In this age of competitive markets and disruptive technology, innovation and change are critical to business success. Businesses must transform and reinvent. And yet, businesses simply cannot temporarily shut down or discontinue operations for customers. Any interruptions can cause irreversible damage to the brand and reputation of the business and competition will eat into their market share. This means the transformation journey must be seamless and smooth, and cannot disrupt existing business operations. Embarking on the transformation journey can be like trying to change the wheels of your running car, without stopping at the curb.
IT has emerged as both, a business enabler and also the driving force behind the need to reimagine and transform. Simply put, if a business has to transform, its IT must also transform. However, in a world where the default is digital, IT systems are constantly playing catching up, and large transformation programs pose unprecedented challenges. With huge investments in legacy, non-scalable, complex systems, any changes to the IT landscape can be difficult to manage.
Against this backdrop, the Quality Assurance (QA) and Testing function plays an important role in addressing IT challenges and ensuring the success of transformation programs. While there is no winning formula, large transformation projects involve multiple components and architecture models, which must be addressed comprehensively in the assurance strategy. In my webinar, 'How to assure large transformational programs?', I have discussed why a robust assurance strategy, combined with strict governance norms and continuous monitoring, are must-haves for transformation success. It is also vital for QA strategies to be aligned with the business and architecture design. However, setting up a rigorous assurance process is not without trials. Let's examine some frequently faced challenges.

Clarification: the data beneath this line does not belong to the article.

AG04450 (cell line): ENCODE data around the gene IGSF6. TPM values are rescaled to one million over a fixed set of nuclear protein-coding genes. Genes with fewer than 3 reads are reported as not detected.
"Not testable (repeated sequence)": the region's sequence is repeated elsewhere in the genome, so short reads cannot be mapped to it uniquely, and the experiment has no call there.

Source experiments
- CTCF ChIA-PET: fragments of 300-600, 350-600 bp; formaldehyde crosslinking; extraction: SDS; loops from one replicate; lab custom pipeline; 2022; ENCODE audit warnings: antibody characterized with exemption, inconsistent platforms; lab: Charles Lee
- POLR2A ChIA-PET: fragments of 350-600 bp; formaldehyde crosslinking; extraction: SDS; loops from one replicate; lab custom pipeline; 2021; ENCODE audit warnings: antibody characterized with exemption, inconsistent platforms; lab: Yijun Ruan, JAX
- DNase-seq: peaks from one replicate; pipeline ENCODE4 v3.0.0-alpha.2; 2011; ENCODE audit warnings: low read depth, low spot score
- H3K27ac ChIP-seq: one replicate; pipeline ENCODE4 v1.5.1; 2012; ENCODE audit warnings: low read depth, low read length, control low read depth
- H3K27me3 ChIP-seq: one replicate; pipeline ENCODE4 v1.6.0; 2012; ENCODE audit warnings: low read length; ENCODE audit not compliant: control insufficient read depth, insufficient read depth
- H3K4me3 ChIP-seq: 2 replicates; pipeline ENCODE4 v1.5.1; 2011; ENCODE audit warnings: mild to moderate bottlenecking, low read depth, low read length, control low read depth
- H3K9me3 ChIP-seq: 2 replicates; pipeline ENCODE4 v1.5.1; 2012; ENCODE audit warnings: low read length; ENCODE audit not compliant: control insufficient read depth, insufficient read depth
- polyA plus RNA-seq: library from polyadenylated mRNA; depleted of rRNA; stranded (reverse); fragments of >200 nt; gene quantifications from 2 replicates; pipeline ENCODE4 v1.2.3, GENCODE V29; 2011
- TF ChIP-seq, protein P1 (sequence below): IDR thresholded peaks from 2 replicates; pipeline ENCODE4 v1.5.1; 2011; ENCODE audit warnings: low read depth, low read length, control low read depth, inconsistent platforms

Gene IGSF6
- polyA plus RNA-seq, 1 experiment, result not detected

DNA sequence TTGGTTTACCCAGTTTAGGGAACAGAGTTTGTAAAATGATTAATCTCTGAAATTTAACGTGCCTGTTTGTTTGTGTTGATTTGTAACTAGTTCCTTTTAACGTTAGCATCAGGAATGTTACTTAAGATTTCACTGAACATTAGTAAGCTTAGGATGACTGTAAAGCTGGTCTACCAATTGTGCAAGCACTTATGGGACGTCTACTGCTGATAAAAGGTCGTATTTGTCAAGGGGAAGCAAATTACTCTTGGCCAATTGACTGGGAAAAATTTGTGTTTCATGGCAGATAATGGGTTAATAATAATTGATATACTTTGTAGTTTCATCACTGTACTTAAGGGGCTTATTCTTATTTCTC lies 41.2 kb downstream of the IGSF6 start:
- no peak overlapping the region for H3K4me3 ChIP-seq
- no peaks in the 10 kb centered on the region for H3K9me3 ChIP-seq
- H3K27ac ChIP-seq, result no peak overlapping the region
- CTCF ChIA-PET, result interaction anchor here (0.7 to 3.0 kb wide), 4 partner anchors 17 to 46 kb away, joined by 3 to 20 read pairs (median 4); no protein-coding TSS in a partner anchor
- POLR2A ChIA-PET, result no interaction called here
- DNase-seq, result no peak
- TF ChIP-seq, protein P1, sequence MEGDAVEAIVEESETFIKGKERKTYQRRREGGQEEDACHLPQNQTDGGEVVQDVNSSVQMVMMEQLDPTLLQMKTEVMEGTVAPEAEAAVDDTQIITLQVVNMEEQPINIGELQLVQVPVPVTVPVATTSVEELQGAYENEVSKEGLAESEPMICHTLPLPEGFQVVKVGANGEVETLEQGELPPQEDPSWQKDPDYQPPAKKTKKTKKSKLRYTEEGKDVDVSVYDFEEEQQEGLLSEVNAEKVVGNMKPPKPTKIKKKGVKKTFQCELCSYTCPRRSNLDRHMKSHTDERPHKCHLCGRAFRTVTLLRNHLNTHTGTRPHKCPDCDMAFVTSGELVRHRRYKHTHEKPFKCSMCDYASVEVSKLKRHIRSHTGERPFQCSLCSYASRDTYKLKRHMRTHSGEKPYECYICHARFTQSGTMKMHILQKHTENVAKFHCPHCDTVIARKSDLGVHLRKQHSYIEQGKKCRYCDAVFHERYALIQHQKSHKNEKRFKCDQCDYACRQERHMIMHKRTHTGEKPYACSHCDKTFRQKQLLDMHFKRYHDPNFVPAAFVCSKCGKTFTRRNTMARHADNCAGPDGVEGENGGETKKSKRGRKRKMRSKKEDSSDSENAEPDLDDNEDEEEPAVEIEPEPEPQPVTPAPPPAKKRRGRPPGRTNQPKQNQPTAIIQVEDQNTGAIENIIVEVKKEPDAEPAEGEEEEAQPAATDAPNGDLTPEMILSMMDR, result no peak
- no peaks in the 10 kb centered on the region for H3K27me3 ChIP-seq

First, the mindset towards the QA and Testing function needs to change. The priority assigned to assurance and testing is often low, compared to other phases of the software development life cycle (SDLC). This has direct impact on testing resources and schedule. But that's not all.
Another hazard is testing done in isolation, without the involvement of SDLC teams, business users, and other stakeholders. This silo-based approach poses a grave threat – assurance strategies will be out of sync with design and development goals.
The role of automation cannot be neglected. Automation of software testing offers great benefits in terms of time and quality cost savings. Successful transformation programs don't support an 'automate everything' approach. Too much or too little automation also pose challenges to transformation projects, underlining the need for an optimal automation strategy. For instance, components suited for repeatability, such as regression tests, are best automated.
The scope of the assurance strategy must be in line with business design to adequately address all business requirements. Gaps in addressing business requirements result in compromised testing and sub-optimal systems.
Finally, adequate test coverage must be ensured through a combination of component and process testing. Implementing an Application Lifecycle Management system and leveraging it extensively for test management helps establish end-to-end traceability, reduce transaction cost, improve control, and establish a transparent view on demand. Early, frequent, and continuous validation facilitates early defect detection, which in turn, optimizes the cost of quality. An effective metrics portfolio, comprising key performance indicators, helps track program direction and make course corrections early.
Let me share with you the successful transformation undertaken by a large global life insurance corporation. One of their largest transformation projects succeeded because of a robust and comprehensive QA strategy encompassing early validation, effective change management and test data management, on-time reporting, test automation, and a synergistic integration approach. The project was delivered on schedule, with a 20% saving in overall effort, and QA was recognized at an organizational level. The critical success factor was an intelligently crafted assurance strategy that veered away from traditional test cases, to an innovative testing approach. Following this astounding success, this company is now moving towards a unified Testing Centre of Excellence (TCoE).
This successful transformation proves a point – your business needs to envision and implement a robust and agile QA strategy to charter such transformations. A strong quality assurance and testing function goes way beyond simply validating requirements. It takes your business a step closer to creating and sustaining more value, driving excellence, and also delivering superior customer experience. Also read this earlier post on why businesses need the right assurance vision to continuously innovate.